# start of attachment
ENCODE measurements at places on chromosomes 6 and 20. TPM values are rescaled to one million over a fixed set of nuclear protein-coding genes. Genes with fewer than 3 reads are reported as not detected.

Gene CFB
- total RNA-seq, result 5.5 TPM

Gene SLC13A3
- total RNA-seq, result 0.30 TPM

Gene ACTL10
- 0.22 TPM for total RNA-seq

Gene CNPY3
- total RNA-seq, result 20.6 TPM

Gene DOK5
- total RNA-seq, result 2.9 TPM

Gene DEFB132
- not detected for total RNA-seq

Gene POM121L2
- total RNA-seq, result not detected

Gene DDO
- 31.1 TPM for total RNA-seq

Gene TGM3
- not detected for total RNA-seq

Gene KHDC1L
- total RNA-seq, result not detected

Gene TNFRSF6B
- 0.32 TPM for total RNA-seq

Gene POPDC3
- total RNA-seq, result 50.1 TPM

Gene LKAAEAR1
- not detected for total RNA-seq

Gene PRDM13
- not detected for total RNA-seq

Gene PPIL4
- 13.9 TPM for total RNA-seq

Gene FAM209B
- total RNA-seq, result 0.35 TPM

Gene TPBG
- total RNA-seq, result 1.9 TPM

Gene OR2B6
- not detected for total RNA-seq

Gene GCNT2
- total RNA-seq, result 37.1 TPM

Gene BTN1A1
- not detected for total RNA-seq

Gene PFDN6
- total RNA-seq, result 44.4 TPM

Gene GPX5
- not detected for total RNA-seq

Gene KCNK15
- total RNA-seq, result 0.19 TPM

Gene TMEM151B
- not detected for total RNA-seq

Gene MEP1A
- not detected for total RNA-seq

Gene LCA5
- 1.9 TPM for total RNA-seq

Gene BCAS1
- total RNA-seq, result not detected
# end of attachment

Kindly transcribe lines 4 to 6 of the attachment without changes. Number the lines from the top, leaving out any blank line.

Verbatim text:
Gene SLC13A3
- total RNA-seq, result 0.30 TPM

Gene ACTL10